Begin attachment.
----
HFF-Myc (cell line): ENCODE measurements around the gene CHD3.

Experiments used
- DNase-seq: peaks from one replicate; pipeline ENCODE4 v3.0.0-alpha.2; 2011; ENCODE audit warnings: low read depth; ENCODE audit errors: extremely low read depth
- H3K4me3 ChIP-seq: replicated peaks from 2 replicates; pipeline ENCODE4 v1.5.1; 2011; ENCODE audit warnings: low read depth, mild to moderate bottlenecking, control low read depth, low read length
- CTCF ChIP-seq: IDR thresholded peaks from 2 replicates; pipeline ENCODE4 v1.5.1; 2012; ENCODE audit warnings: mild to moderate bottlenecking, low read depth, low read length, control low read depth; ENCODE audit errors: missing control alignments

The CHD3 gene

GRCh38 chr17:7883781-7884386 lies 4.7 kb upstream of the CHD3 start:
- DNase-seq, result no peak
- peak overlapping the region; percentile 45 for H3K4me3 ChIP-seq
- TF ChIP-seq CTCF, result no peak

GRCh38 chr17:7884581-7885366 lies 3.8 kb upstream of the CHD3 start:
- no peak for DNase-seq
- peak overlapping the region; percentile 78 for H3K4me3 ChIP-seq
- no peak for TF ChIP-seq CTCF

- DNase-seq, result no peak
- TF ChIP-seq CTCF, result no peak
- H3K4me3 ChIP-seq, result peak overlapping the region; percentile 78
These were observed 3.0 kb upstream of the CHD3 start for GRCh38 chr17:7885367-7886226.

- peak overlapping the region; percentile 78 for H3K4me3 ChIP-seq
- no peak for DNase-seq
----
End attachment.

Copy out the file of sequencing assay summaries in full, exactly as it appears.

HFF-Myc (cell line): ENCODE measurements around the gene CHD3.

Experiments used
- DNase-seq: peaks from one replicate; pipeline ENCODE4 v3.0.0-alpha.2; 2011; ENCODE audit warnings: low read depth; ENCODE audit errors: extremely low read depth
- H3K4me3 ChIP-seq: replicated peaks from 2 replicates; pipeline ENCODE4 v1.5.1; 2011; ENCODE audit warnings: low read depth, mild to moderate bottlenecking, control low read depth, low read length
- CTCF ChIP-seq: IDR thresholded peaks from 2 replicates; pipeline ENCODE4 v1.5.1; 2012; ENCODE audit warnings: mild to moderate bottlenecking, low read depth, low read length, control low read depth; ENCODE audit errors: missing control alignments

The CHD3 gene

GRCh38 chr17:7883781-7884386 lies 4.7 kb upstream of the CHD3 start:
- DNase-seq, result no peak
- peak overlapping the region; percentile 45 for H3K4me3 ChIP-seq
- TF ChIP-seq CTCF, result no peak

GRCh38 chr17:7884581-7885366 lies 3.8 kb upstream of the CHD3 start:
- no peak for DNase-seq
- peak overlapping the region; percentile 78 for H3K4me3 ChIP-seq
- no peak for TF ChIP-seq CTCF

- DNase-seq, result no peak
- TF ChIP-seq CTCF, result no peak
- H3K4me3 ChIP-seq, result peak overlapping the region; percentile 78
These were observed 3.0 kb upstream of the CHD3 start for GRCh38 chr17:7885367-7886226.

- peak overlapping the region; percentile 78 for H3K4me3 ChIP-seq
- no peak for DNase-seq